Cuban-Americans in South Florida criticized the Bahamian government harshly Friday after it repatriated 24 Cuban migrants, including about eight offered asylum in Panama after accusing a guard of beating them at a Nassau detention center.
The 24 were bused to the airport and put aboard a plane bound for Cuba despite last-minute entreaties by U.S. government and other officials to delay the returns, said Ramón Saúl Sánchez, head of the Miami-based Democracy Movement.
Authorities in the Bahamas had could not be reached for comment but previously said that their country has an immigration agreement with Havana to repatriate any undocumented Cubans who do not qualify for political asylum.
The alleged abuses and plans for repatriations have heightened tension in South Florida, where Cuban groups called for tourist boycotts of the Bahamas, held hunger strikes and staged horn-honking protests around the Bahamian consulate.
Sánchez said the Democracy Movement would seek to accuse Bahamas Prime Minister Perry Christie in international fora of sending the migrants back to Cuba in order “to hide from public view those who were tortured in his country.”
It will also ask that the 24 Cubans repatriated be given protection and visas by Panama and other countries to resolve a humanitarian issue, he added.
Those repatriated Friday included eight involved in filming a cell-phone video showing an alleged guard at the Immigration Detention Center in Nassau kicking several detainees on the ground, he added. Panama had offered asylum to them and 11 others allegedly beaten.
Bahamas authorities claimed in July that the video was a fake. Rep. Ileana Ros-Lehtinen said Friday that U.S. State Department officials had told her that Nassau has now confirmed its veracity and removed the guilty guards.
“It is shameful that the Bahamian government would not even consider the humanitarian asylum offer made by the government of Panama,” added the Cuban-American Republican from Miami.
In much tougher language, Rep. Mario Diaz-Balart branded the repatriation despite Panama’s offer of asylum as an “unconscionable” and “outrageous” act and an “utter disgrace and blight” on the Bahamas’ human rights record.
“I, and many in my community, will never forget the heartless betrayal of these freedom-seeking refugees,” he added. Nassau will have to “assume the responsibility for the abuses that they (the 24) will inevitably suffer.”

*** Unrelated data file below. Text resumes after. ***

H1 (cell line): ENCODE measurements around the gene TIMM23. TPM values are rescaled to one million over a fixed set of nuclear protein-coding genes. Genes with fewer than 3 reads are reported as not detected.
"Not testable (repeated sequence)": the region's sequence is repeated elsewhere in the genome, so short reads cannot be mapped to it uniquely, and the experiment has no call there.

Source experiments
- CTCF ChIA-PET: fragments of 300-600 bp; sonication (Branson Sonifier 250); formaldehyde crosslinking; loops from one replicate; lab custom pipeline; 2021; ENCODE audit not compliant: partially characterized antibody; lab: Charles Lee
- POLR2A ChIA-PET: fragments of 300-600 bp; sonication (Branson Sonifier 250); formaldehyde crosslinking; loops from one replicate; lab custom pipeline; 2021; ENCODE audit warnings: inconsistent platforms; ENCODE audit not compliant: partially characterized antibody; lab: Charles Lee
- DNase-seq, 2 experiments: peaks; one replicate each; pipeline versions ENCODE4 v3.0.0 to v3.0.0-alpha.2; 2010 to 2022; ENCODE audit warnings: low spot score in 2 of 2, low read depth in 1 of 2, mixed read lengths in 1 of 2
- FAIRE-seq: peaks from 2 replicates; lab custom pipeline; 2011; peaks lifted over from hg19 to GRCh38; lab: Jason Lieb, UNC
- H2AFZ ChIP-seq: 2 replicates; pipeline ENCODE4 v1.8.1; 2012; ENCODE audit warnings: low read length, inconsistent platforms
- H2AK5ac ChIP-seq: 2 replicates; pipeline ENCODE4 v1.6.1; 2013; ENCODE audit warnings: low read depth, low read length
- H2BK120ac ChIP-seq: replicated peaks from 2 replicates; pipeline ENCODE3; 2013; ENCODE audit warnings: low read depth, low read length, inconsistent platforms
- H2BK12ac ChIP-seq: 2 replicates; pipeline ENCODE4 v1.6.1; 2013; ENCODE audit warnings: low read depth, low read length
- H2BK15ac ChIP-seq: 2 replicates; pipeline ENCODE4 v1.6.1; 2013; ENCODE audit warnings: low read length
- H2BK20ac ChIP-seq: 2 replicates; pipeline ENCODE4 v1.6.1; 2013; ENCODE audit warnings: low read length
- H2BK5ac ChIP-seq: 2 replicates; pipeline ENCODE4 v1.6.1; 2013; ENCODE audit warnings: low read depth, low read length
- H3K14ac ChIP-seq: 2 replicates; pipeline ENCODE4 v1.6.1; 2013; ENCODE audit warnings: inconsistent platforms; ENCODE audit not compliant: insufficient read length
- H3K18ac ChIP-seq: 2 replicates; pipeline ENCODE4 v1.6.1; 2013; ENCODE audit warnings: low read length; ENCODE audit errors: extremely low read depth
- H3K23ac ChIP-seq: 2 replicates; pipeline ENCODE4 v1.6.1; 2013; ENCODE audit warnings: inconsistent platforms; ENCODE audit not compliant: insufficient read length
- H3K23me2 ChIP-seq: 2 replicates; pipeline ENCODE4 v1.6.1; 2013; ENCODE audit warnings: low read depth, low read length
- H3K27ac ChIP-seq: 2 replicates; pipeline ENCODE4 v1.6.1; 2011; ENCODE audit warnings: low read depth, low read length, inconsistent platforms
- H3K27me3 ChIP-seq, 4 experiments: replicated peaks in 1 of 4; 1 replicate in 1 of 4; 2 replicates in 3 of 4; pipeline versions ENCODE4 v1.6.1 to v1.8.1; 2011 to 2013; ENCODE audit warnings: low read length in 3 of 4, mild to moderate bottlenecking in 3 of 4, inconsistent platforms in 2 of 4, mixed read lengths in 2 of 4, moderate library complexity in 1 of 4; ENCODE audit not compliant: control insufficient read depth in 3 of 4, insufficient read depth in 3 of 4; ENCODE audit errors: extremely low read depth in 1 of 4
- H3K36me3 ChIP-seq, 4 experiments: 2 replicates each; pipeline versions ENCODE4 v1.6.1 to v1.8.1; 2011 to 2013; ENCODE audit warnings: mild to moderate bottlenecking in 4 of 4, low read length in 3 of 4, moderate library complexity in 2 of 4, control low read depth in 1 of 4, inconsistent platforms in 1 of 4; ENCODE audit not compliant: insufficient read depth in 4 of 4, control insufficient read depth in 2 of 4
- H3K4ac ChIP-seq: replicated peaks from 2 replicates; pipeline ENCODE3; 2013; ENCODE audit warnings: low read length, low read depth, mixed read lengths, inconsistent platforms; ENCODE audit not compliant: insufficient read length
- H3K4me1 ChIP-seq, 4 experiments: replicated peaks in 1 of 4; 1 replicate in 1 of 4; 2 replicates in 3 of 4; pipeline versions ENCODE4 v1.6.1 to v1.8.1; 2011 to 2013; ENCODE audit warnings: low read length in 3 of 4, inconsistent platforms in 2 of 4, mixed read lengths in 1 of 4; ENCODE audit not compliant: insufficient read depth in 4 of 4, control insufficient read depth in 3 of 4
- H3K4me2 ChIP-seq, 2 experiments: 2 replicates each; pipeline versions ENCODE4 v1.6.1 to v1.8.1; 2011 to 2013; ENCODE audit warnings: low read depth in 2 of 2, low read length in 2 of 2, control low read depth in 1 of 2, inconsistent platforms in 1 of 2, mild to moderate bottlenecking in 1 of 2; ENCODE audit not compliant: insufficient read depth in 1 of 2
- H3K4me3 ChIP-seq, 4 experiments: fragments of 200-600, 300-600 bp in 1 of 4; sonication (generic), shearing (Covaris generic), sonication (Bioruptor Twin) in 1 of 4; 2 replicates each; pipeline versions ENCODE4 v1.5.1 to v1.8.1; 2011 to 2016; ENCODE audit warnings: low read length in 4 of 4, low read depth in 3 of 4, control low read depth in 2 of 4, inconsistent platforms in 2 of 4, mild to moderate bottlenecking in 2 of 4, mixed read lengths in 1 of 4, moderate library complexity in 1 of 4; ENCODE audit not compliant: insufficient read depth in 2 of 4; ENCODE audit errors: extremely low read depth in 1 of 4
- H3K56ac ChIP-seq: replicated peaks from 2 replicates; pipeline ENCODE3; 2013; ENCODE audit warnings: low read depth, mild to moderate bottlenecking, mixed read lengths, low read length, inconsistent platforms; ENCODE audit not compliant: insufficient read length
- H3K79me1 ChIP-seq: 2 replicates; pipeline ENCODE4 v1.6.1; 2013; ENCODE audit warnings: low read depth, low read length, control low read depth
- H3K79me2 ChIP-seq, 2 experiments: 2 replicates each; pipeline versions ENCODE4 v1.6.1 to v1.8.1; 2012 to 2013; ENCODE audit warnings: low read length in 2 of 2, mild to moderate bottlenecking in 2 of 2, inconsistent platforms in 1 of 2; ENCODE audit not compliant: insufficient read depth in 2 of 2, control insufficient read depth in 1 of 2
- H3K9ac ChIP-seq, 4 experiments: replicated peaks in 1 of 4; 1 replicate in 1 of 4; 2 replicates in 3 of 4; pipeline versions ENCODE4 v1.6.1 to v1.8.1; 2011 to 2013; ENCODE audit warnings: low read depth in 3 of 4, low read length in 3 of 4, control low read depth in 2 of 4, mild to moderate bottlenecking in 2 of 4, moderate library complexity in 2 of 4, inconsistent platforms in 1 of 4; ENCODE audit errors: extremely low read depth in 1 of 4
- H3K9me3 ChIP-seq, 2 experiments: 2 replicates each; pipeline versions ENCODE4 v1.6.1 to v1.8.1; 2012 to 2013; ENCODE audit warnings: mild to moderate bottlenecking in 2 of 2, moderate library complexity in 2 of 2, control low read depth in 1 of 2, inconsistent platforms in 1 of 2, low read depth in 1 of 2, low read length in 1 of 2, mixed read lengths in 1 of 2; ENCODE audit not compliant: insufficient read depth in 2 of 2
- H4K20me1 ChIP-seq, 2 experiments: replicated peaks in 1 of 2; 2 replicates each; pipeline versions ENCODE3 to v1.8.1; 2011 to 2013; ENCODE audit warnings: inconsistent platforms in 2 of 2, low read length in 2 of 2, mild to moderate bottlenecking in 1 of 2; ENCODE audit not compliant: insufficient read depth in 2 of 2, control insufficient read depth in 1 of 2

Sanchez, whose group has been in contact with the Cuban detainees by cell phone, said about 50 Cubans had been held in Nassau, most of them intercepted while trying to sneak into the United States. Three apparently lived in the United States and were suspected of people smuggling.
Bahamian officials have told another eight Cubans they will be repatriated within days, he added, likely including a group of seven that was intercepted recently and seemed willing to be returned home quickly, according to Sánchez. There has been no word on the fate of the rest.
Panama last week offered “territorial asylum” to 19 Cubans in Nassau, described by Sanchez was those most abused at the detention center and the Fox Hill prison. One was stabbed at the prison, according to a Panamanian list of the names obtained by El Nuevo Herald.
Foreign Minister Fernando Núñez Fábrega said the decision was made quickly due “to the dangers to the people,” and Guillermo Cochez former ambassador to the Organization of American States, was named as a special envoy to handle the case.
Christie initially agreed to allow the 19 to go to Panama, but changed tacks after Cuban government officials insisted that his government fulfill the bilateral agreement on repatriations, according to Cuban activists in Miami.
Nuñez said Friday in Panama that the Bahamian government could have waited on the repatriations because the 24 had the promise of asylum, but added the decision was up to Nassau.
The Cuban detainees’ status was to have been discussed Monday at a meeting of Cochez, Bahamas Foreign Affairs and Immigration Minister Fred Mitchell, Miami lawyer Lorenzo Palomares and Miami banker Raymond Molina. It is not clear whether the meeting will go ahead as planned.
Detainees at the immigration detention center in Nassau — Cubans but also Haitians, Brazilians, Colombians, Chinese and others trying to reach the United States — have long complained about guard abuses, health conditions and the food there.
“The callous, brutal and inhumane treatment that Cuban freedom seekers receive at the hands of Bahamian prison guards has been known for some time. I have brought up this abuse with Bahamian and U.S. authorities on prior occasions and the Bahamians always denied it,” Ros-Lehtinen said.
“I will continue to press the Bahamian government that it must cease the deplorable detainment conditions under which Cubans are not fed adequately nor treated humanely (and) it must honor the generous asylum protections offered by third countries, such as Panama,” she added.